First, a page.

If you love gluten free bread, you will want to try these Gluten Free Cheddar Herb Muffins recipes too. They are so light and fluffy. Also, these Paleo Biscuits are delicious and perfect for anyone who needs to be grain-free!
If you want to try another great sourdough recipe, give this Gluten Free Sourdough Bagels recipe a try! If you want to make incredible gluten free bread quicker, give my delicious Gluten Free Bread Machine Bread recipe a try!
I made mine with Krusteaz Gluten Free 1 to 1 flour, and it turned out great. I will definitely be making it again. Thanks for the tips on buttering the top and baking with water/steam. The crust is perfect."Veronica R.
Gluten Free Sourdough Bread
- 2 cups gluten free flour blend * see note
- 1 teaspoon kosher salt
- ½ cup sourdough starter
- water by feel
- Put dry ingredients into a bowl and whisk together.
- Add water and sourdough starter.
- You want a dough that is wet like pancake batter.
- Let the dough rise for 12-24 hours at room temperature.
- Put some aside to be used as your starter for another time.
- Put in a greased loaf pan and bake at 350-400 for one hour.
- Cool completely before slicing.
- Use a flour blend that works well with yeast. I like to use Cup4Cup, Pillsbury, or Authentic Foods Multiblend.
- Note this is a recipe that came from Sadie. I highly recommend you read the full post and reader comments for all of their tips.
Please know that every gluten free flour blend has a different starch to grain ratio. If you use a blend I didn't test, you may need to adjust your moisture levels in your baked goods.
Nutritional information is an estimate provided to you as a courtesy. You should calculate the actual nutritional information with the products and brands you are using with your preferred nutritional calculator.
If you love the recipes you find on my blog, I would love for you to sign up for my newsletter (and get my free gluten free lemon dessert e-cookbook!)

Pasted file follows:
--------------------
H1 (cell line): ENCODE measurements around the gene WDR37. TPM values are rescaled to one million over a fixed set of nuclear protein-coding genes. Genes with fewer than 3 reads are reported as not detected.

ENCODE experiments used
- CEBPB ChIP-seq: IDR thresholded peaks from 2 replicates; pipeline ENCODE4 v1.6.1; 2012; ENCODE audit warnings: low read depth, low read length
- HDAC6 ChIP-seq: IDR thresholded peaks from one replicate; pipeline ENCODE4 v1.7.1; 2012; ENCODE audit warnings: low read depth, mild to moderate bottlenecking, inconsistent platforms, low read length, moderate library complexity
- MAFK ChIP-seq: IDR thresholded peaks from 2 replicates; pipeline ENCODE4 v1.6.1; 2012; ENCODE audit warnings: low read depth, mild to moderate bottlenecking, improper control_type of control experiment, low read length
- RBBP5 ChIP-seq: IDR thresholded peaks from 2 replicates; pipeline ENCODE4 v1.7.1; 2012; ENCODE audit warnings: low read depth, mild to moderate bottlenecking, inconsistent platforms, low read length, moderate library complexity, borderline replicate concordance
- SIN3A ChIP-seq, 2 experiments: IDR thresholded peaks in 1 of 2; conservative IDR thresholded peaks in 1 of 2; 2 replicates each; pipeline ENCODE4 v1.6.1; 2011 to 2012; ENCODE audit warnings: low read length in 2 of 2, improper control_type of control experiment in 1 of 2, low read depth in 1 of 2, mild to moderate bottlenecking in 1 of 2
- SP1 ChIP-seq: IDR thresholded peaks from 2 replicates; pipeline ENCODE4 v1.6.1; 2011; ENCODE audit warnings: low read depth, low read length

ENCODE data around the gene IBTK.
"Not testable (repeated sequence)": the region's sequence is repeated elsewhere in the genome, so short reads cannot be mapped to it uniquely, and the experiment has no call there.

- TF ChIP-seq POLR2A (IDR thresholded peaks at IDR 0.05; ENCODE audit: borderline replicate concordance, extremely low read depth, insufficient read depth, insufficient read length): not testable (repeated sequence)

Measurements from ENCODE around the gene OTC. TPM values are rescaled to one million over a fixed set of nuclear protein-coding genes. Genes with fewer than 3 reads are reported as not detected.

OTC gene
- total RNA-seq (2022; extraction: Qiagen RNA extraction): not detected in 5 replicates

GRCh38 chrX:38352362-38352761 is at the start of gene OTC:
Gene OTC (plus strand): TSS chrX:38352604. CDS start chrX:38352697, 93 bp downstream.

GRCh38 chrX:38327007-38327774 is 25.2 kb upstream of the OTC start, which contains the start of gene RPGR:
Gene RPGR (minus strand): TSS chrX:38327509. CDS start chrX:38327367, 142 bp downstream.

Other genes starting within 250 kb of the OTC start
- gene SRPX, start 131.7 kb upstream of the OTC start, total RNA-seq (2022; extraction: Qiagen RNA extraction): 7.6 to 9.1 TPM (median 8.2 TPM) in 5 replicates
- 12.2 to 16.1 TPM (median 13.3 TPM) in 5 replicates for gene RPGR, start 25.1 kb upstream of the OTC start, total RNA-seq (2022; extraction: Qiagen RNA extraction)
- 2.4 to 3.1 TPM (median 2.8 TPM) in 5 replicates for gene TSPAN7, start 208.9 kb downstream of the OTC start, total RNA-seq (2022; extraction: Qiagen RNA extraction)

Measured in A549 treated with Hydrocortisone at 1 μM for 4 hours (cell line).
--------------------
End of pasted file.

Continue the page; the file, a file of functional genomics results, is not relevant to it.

Just finished my first gluten free loaf using your recipe (waiting for it to cool)! So excited! I have a recipe clarification question: after the 12-24 hour rise, do you then add more flour and water for a final rise? And do you add sugar or soda in the first rise or the second? Thanks! (I used Bob’s gluten free 1:1 flour)
Hi Chita, sorry for the late reply. We lost power and probably won't get it back for 3 more days here in the SF Bay Area. I would add the sugar in the first rise. Add flour as needed for texture.
Have you ever tried this with caputo gluten free flour? It’s an amazing new flour I found from Italy and I wonder if you could get the loaf to form better with this flour. I’m just following your recipe for the first time and don’t have enough experience to try yet! But I’d be curious since it acts so much like normal flour when it bakes!
Hi. Unfortunately, my stomach doesn't do well with wheat starch so I am not able to test this flour blend.
Antimo Caputo gluten-free flour (and it says "Fioreglut") is what I think Jazz was asking about. I see they sell it on Amazon for gluten free pizza crust, pasta and breads.
And I LOVE your recipes!
Thank you for all of them.
Just a note that the Caputo is not safe for those with a wheat allergy. There are some with Celiac, including myself, who can't eat wheat starch.
This is really good and dense! My only problem is that I forget it needs a long rise. 😂
I am glad you enjoyed this recipe. Let me know how it goes next time with a longer rise.
Question. Is there a way to make this a cinnamon sourdough bread loaf? I have my grandfather's recipe but it calls for yeast and since i have found out that I have celiac and can no longer make his German sourdough it breaks my heart. His you do have to roll out so just wasn't sure if I needed to add more flour and the baking instructions. Thanks.
Hi Robyn, My gluten free sourdough recipe makes more of a loaf-style bread and it isn't that workable by hand. My best thought to add cinnamon and sugar is to put 1/3 of the dough into the pan, add cinnamon, top with some dough and repeat to get cinnamon layers. There is a gf sourdough FB group you may be able to get better help with a loaf that you can shape.
I have made this bread several times now and really like it but for some reason the inside of my loaf is always sticky. Do you have any idea why?
Hi Lisa, can you give me more details? What flour did you use for your starter, what gluten free flour blend are you using to make the bread? How long are you baking it, etc?